Friday, May 16, 2008

Memorial Day Message from the Sierra Club

Memorial Day Weekend is coming and -- in spite of gas prices -- more Americans than ever are planning to getaway by car. (1) But that doesn't have to cost as much as you think.
There are lots of ways to save gas (checked your tires lately?) but the easiest and most effective way is to slow down (just a little bit). When you add up the savings, it's like getting paid to relax.
So before you get behind the wheel for the upcoming holiday, show us what you're made of. Pledge to Drive 55 (or whatever the speed limit is on the roads you're traveling) for Memorial Day Weekend.
The Union of Concerned Scientists tells us that dropping from 70 to 60 mph improves fuel efficiency by an average of 17.2 percent. Dropping from 75 to 55 improves fuel efficiency by 30.6 percent!(3)
Put another way, in a family sedan, every 10 mph you drive over 60 is like paying 54 cents per gallon more for gas you bought at $3.25 a gallon. (4) That extra cost is even higher for big SUVs and other less-efficient vehicles.
And the time you save by going easy on the accelerator may not add up to as much as you thought. On a 300-mile trip, driving 65 instead of 70 mph would cost you only 20 minutes -- but save money and spew less carbon.
Take the Pledge!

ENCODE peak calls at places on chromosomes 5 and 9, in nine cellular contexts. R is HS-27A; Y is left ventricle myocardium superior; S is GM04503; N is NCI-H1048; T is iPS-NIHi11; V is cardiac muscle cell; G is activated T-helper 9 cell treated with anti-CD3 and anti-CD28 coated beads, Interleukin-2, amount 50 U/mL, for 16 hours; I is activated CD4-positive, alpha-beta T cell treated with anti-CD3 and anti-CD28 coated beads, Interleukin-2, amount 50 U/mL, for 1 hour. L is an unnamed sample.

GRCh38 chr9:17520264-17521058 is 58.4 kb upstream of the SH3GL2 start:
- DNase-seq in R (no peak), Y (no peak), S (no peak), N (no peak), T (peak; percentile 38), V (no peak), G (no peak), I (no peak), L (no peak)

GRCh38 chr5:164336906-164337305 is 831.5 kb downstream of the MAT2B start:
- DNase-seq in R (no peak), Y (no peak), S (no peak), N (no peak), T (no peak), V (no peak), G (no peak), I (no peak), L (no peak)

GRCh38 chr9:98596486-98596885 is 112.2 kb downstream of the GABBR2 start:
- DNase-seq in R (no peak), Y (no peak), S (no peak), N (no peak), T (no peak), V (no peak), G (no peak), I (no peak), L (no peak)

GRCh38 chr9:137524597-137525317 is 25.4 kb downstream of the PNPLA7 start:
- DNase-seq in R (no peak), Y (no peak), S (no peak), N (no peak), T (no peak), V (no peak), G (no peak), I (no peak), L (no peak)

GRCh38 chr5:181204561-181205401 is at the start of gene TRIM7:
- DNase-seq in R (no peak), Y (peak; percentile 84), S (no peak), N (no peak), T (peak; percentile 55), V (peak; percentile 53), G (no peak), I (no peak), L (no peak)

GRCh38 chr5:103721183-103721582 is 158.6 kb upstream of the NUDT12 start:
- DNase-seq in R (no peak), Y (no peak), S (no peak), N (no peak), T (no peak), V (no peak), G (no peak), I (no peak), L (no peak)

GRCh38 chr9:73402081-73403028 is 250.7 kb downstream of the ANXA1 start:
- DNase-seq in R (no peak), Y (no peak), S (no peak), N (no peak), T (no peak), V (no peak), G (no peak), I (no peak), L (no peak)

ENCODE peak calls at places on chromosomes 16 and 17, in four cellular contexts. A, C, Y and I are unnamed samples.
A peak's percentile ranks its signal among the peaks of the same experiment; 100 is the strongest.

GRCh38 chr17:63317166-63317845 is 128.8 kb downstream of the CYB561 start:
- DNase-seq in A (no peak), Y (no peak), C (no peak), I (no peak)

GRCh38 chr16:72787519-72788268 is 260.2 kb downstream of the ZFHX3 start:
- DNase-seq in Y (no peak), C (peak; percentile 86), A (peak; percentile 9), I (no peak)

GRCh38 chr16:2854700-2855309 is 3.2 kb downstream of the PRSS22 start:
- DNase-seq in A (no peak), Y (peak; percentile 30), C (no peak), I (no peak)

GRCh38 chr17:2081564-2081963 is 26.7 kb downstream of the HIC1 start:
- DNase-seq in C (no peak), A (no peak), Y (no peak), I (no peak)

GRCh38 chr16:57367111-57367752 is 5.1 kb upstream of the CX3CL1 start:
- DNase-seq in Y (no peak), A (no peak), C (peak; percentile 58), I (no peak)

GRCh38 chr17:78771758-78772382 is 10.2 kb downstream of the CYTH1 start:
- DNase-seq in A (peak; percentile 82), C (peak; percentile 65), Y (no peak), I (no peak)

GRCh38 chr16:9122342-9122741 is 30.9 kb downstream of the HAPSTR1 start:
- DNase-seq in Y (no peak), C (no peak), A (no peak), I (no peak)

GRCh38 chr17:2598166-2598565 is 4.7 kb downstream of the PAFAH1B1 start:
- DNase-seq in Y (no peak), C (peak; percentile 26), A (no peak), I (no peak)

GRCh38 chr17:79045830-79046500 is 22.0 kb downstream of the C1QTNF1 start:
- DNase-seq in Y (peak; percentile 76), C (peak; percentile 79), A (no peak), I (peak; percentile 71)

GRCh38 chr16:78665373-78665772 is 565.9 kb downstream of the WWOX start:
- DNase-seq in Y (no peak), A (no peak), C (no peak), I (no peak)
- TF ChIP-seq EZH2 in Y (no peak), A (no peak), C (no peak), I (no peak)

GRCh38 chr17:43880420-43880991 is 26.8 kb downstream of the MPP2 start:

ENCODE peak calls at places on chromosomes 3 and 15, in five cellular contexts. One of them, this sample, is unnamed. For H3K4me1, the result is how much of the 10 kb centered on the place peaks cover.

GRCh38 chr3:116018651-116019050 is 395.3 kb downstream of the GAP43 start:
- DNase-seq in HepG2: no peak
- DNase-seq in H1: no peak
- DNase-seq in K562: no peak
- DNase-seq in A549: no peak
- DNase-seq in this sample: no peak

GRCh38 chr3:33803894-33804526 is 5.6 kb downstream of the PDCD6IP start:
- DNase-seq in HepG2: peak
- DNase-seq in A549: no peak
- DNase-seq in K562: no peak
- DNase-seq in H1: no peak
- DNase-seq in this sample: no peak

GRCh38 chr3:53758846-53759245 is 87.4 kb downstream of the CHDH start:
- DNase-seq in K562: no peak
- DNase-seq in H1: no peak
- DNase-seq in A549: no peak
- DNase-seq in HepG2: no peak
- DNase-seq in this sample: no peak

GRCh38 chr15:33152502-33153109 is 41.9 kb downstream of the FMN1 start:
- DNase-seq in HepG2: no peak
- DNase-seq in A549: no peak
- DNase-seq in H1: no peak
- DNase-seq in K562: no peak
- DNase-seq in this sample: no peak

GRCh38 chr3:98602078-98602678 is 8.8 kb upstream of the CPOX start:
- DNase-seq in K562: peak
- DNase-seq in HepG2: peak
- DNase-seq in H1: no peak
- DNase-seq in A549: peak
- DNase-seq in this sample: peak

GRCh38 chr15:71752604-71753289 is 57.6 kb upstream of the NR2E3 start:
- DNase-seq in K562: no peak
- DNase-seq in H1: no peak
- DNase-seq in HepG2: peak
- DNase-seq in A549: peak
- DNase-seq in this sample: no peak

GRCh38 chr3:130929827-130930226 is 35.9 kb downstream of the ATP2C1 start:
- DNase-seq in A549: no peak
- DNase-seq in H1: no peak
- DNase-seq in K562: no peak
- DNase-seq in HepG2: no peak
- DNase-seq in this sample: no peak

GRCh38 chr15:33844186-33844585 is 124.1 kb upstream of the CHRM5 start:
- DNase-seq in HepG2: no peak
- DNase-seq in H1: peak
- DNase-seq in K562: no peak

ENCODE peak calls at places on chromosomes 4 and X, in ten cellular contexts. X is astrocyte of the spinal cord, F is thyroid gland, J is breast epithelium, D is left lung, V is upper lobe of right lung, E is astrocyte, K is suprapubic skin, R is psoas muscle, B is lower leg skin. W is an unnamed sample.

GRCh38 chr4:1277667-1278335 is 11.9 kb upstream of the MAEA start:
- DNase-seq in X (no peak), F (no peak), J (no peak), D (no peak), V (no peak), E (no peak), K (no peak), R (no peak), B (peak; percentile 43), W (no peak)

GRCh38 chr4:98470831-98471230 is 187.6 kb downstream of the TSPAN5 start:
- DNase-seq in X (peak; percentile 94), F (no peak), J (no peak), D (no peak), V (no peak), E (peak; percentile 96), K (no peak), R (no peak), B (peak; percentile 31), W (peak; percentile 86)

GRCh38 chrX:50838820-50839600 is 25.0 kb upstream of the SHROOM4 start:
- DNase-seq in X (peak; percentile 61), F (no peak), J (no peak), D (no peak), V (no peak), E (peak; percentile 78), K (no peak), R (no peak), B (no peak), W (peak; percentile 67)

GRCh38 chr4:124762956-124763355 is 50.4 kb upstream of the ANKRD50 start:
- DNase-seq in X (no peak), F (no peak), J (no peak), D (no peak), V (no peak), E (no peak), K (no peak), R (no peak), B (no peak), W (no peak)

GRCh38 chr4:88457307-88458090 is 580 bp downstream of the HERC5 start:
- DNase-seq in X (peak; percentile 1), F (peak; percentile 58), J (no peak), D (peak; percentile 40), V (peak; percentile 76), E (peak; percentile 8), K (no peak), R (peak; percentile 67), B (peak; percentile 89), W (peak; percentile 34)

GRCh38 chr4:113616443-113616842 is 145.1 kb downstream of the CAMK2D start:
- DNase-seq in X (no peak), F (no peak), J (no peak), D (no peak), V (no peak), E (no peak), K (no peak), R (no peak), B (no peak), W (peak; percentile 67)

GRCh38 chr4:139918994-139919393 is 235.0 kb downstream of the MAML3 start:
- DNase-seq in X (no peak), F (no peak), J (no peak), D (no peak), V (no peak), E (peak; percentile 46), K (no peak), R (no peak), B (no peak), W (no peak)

Learn about other ways to avoid a "pain in the gas" when it comes to getting from here to there.
Is driving to your destination more fuel-efficient than flying? Take our "How Green Is My Getaway" quiz. You might be surprised.
Our April 29 post about driving the speed limit in our Green Life blog led many to share the wisdom of their personal road trip experiences. You can read all of them here, and share your own.
Have a great Memorial Day,
Greg Haegele
Director of Conservation

Wednesday, May 14, 2008

Smart Container Act 2008 (Bottle Bill)

The proposed “Smart Container Act” would require a 10-cent deposit on all plastic and glass bottles and aluminum cans (other than refillable containers) less than 24 oz. and a 20-cent deposit on such beverage containers over 24 oz. up to 3 liters. The proposal would include juice, sports drinks, and bottled waters as well as soda, wine and beer containers. The legislation was introduced on Jan. 8, 2008. To view the text of the legislation click on either format

This is a link to an organization called The Container Recycling Institute which promotes recycling of container and packaging waste